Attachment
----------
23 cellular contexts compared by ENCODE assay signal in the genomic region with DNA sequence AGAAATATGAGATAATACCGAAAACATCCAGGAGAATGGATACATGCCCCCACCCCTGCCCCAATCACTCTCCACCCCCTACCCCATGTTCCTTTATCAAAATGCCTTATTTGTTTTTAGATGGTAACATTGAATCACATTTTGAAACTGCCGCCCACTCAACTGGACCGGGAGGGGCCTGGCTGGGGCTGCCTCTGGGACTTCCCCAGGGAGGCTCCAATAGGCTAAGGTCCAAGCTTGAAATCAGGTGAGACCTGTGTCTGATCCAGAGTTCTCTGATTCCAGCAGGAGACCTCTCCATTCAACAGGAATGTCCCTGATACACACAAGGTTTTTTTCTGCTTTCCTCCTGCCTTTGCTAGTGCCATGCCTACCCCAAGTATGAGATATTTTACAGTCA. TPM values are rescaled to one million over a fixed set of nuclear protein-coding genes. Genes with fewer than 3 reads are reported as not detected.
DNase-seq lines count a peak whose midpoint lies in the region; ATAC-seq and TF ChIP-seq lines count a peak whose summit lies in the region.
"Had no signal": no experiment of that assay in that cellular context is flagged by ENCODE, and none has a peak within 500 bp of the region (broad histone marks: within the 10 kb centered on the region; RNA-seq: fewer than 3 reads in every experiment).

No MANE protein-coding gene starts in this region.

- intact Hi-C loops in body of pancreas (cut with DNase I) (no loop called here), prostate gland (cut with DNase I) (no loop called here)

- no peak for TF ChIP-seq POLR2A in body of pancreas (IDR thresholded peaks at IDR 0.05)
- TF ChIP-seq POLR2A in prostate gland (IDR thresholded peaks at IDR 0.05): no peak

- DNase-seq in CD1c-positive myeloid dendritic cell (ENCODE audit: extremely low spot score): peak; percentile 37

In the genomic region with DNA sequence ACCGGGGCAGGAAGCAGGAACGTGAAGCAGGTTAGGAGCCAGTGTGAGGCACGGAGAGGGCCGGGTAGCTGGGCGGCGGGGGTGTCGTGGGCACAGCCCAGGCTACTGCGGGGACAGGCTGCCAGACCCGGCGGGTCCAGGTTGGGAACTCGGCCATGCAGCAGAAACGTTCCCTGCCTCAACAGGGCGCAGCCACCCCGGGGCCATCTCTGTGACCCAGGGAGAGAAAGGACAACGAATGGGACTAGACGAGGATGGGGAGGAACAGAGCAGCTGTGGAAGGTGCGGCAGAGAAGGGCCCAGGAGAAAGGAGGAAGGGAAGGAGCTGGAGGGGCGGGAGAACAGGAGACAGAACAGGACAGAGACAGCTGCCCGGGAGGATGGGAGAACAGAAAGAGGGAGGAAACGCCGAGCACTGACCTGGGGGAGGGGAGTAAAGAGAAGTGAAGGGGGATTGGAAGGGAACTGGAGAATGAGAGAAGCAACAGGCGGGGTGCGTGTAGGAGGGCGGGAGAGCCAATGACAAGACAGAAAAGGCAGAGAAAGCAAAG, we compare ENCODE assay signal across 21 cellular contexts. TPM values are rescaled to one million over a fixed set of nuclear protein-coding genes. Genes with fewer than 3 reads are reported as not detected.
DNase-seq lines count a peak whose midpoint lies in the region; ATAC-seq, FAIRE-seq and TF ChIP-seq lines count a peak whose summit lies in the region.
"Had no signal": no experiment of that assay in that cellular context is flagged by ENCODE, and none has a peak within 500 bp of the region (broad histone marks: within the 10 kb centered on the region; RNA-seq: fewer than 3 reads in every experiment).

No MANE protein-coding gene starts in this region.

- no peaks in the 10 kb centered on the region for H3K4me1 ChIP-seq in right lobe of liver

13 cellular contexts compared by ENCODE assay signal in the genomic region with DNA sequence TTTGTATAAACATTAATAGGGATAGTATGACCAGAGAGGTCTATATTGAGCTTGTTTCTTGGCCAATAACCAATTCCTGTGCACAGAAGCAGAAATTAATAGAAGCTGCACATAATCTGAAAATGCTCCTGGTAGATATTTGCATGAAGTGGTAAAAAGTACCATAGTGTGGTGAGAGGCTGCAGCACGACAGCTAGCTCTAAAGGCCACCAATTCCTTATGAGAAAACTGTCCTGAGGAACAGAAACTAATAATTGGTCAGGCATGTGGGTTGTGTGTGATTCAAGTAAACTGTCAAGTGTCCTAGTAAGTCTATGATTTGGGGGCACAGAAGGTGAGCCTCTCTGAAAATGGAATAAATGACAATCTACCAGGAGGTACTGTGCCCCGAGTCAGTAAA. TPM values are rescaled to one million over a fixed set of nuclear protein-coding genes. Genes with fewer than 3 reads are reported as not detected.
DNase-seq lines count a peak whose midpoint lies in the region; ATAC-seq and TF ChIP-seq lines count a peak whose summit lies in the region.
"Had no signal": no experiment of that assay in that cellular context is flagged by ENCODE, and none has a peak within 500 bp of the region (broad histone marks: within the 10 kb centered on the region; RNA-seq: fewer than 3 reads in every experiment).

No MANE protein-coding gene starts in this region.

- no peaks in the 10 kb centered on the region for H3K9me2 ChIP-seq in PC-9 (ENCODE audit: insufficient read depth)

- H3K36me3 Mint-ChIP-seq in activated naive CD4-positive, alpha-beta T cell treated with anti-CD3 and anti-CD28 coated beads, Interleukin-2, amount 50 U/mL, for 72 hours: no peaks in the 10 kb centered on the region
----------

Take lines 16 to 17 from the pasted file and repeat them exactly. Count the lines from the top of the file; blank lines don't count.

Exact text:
"Had no signal": no experiment of that assay in that cellular context is flagged by ENCODE, and none has a peak within 500 bp of the region (broad histone marks: within the 10 kb centered on the region; RNA-seq: fewer than 3 reads in every experiment).

No MANE protein-coding gene starts in this region.